Big Breaks

I ran out my flat screaming with joy and straight to the night club where my mates worked to tell them the news.” (Baby J).

Derby has produced many artists. We talked to Baby J, Skinnyman, JD, and Eyez about success and big breaks.

Baby J. From the dole, to America, and his first album.
I had been on the dole, DJ’ing to make a bit of money, a young parent who produced in my room… I had my first break when I sent out a load of demos of mine and Yogi’s stuff to some record companies in America… The A&R from Wu Tang phones me up and says we’ve heard your stuff and really like it… He told me I need to go out there for a meeting. I was overjoyed I ran out my flat screaming with joy and straight to the night club where my mates worked to tell them the news…

We went over there but it didn’t really go anywhere…I felt a bit dejected… but I had all the birththese links with Shabbaz, Dead Prez…I was also introduced to a guy in London…he introduced me to another label who wanted to put out an instrumental record with my beats. I wanted to involve artists from both UK and USA and they were a bit nervous as they didn’t really do that at the time. I talked them into it and they put up the money for me to do my first album ‘The Birth’ (1997)…To my knowledge that was the first UK Hip Hop album that had guys from the USA and UK on the same record produced by a UK producer…It was a big thing at the time as I was pushing American stuff that wasn’t really being heard over here..

How old were you?
This was around 1995/96 so I was around mid 20s. The UK stuff really kicked off in early 2000s with people like Sway and Skinnyman. At that point Derby was a really important part of UK Hip Hop it would punch well above its weight. (Baby J).

Skinnyman and his album ‘A Council Estate of Mind’.
I had time to myself without distractions to reflect on what I could write… What skiinymanhappened then was the album ‘Council Estate of Mind’ (produced by Baby J released in 2004). If I wanted to rap about hard times and suffering Baby J would send me a soul feeling beat that helped me express that emotion. If I was feeling hyped up and charged about something he would send me that kind of up tempo beat. He basically had a beat for whatever emotion I was feeling…To get something out was important at that time as alot of people agreed with what I had to say. (Skinnyman).

JD. Rapping about teachers, working with Dead Prez, performing in front of 10,000 people.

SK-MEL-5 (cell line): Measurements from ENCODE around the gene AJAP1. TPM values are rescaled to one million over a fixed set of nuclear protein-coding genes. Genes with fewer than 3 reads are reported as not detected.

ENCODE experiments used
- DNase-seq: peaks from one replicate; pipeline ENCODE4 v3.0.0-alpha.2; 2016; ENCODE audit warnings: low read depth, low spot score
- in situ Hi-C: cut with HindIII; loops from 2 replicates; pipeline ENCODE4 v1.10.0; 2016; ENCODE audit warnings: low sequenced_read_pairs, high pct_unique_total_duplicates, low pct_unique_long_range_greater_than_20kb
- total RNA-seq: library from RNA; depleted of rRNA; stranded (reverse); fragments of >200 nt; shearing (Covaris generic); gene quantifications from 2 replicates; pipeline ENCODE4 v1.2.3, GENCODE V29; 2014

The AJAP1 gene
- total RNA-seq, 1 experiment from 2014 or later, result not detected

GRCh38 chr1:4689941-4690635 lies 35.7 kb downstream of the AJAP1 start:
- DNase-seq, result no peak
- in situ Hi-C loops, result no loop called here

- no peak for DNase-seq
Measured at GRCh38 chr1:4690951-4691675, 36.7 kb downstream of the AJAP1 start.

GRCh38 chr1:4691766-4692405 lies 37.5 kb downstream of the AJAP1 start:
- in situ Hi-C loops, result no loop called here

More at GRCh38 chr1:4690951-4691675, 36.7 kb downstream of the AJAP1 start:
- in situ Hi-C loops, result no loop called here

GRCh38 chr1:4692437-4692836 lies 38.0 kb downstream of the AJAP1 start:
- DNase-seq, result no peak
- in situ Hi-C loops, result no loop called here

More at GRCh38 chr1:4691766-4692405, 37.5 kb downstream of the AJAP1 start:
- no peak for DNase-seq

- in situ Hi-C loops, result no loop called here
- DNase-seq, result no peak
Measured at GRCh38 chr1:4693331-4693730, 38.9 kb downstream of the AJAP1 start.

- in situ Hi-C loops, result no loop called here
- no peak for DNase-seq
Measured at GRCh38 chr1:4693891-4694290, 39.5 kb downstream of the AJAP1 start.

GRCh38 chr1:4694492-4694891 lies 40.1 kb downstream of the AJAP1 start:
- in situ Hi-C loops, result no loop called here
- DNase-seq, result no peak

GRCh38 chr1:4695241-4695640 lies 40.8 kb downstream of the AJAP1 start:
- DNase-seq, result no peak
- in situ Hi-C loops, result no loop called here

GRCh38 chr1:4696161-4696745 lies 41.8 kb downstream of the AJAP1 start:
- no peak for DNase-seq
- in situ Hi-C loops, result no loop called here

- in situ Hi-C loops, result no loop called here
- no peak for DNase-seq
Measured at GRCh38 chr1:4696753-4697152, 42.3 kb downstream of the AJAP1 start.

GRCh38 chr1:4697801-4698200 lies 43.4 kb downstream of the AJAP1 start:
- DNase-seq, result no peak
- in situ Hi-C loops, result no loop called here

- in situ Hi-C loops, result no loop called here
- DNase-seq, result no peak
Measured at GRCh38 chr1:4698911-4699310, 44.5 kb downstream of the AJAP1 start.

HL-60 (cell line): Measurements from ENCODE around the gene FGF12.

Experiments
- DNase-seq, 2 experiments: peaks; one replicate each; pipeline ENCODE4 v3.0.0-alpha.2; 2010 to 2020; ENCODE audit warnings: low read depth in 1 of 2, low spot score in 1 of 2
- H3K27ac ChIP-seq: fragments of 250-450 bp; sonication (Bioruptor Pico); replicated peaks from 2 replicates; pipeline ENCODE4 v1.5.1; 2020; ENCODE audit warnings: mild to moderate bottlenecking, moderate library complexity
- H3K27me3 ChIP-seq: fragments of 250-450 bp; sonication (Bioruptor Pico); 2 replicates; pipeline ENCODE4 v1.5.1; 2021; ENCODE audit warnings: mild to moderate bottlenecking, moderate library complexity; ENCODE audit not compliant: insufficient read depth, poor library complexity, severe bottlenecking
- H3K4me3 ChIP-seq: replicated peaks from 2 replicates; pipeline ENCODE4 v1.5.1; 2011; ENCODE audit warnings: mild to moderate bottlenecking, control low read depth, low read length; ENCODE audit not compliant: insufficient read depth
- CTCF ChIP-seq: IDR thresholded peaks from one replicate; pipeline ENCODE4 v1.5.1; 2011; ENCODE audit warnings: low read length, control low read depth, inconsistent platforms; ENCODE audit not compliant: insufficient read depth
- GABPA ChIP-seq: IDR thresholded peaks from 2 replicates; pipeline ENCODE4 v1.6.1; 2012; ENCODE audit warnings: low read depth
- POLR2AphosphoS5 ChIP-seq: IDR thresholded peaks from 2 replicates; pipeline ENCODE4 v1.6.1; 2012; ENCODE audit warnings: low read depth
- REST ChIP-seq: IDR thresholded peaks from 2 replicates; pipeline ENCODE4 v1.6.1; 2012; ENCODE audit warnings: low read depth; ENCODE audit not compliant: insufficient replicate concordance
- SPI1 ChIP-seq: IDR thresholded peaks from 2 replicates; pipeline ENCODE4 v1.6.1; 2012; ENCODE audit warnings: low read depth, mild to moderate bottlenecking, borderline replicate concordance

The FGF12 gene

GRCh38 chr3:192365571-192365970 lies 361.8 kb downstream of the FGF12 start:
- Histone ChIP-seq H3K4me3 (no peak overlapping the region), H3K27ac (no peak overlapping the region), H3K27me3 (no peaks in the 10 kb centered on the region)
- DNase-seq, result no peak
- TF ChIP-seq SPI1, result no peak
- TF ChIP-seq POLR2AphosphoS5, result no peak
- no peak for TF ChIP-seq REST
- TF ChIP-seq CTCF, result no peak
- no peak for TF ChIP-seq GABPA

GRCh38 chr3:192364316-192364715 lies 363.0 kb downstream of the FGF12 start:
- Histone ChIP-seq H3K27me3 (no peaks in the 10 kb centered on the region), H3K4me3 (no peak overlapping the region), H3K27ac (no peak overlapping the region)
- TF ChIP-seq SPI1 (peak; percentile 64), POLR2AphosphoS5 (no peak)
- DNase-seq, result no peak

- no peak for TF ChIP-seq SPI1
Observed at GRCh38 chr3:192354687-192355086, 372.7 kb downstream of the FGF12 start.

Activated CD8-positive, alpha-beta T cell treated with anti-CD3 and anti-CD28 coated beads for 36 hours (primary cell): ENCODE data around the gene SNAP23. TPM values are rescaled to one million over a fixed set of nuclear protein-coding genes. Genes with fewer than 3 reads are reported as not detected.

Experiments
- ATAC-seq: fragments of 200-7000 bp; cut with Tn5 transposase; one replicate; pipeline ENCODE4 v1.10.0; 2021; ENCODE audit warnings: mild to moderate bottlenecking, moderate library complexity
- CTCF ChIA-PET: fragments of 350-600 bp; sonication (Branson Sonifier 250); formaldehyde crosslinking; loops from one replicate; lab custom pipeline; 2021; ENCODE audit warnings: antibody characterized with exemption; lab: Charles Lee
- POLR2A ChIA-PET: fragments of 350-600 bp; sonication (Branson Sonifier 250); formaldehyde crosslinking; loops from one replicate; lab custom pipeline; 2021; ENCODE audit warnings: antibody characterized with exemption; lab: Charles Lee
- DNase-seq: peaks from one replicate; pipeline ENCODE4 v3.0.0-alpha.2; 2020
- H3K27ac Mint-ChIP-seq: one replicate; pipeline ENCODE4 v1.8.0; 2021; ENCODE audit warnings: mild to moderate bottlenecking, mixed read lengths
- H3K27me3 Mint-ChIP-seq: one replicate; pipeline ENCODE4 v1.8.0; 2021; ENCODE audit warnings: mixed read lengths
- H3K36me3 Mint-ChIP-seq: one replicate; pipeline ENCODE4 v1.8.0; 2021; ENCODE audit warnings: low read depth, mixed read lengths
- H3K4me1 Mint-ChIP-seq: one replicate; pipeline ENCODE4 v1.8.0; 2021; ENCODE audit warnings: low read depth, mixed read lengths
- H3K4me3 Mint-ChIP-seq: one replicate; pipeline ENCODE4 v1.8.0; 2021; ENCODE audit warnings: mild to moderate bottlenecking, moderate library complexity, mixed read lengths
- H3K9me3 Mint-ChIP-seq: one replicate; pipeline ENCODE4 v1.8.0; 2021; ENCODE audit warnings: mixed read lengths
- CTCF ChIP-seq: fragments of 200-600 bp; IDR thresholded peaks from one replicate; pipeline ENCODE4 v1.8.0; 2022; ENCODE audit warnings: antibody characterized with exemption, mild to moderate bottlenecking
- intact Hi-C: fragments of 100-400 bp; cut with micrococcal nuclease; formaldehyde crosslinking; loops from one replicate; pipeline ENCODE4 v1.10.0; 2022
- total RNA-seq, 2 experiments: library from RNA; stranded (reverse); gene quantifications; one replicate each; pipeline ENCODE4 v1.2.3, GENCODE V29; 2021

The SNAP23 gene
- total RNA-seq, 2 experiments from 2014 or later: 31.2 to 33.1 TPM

I first used to listen to people like Tupac. Then me and my brother would try and make our own rhymes and end up rapping about our head teacher and stuff like that just for fun really and I never thought anything would happen with it. But nowadays I’ve worked with the likes of Genesis Elijah, Dead Prez…and a few others. It’s crazy I remember saving my pocket money and selling my packed lunch at school everyday and going hungry so I could go to the studio at the Madeley Centre… I started getting a bit of recognition and I decided that’s what I want to do I want to be an MC and then I took it one step further and went to Confetti Institute of Creative Technologies and made lots of amazing links with people like DJ Fever and MC Spyda and they introduced me to the industry and put me on in front of 10,000 people at the Goose Fair, Nottingham Carnival. (Will/JD).

Eyez. The link between hip hop and grime and winning the 2017 Grime – A – Side.
When I started I was making hip hop. I listened to grime more because it was on Channel U which was my favourite channel but I couldn’t get grime beats because my older brother was making hip hop. So I was trying to do that. I ended up doing grime because I was listening to alot of it and just started thinking of hitting different flows. My first video that came out was grime so people instantly thought of me as a grime MC. I stand for grime, I like it, I love it, but I also love hip hop. When you’re younger (grime) feels great as well. Grime’s more bouncy and I was a very energetic kid so it was all of that combined…I class myself as a grime MC because that’s where most of my fans know me from and that’s what I feel like I am.

How does Grime stand alone from hip hop?
It’s definitely a sub genre of hip hop. The difference is the feeling and the energy… it will make you push someone with love (and) pull an angry face with excitement. It looks so scary but it’s so loving…no-ones coming to fight everyone’s coming to just enjoy it.
eyez-pic-mind-the-gap
Winning the Red Bull Grime – A – Side Tournament in 2017.
Derby captain Eyez was the undisputed king of ‘Grime-A-Side’, carrying his young side to victory against fearsome competition from Birmingham, Manchester and Leicester. (Red Bull.com)…

Other artists know we have music and know that we are on it. Especially right now since winning the Grime – A – Side. We were lucky to get picked (but) to win – it has made people know that we aren’t just a joke people who saw it made them think ‘yeah who else? Let me go see them’.  I see the younger kids go do clashes… and they are progressing really quickly. To see them doing that it’s like ‘yeah sick bruv!’ (Eyez).

Baby J.
We set a precedence of hip hop artists if you were an MC and started rapping in ’99-01 we had already set the bar that you were meant to be getting played on Radio 1, 1 Extra, or get your video played on Channel U…. When I look at people like Eyez now I always think that people like Yogi and Shade One set the level, coming from a small town where artists are successful people expect things to happen. (Baby J).

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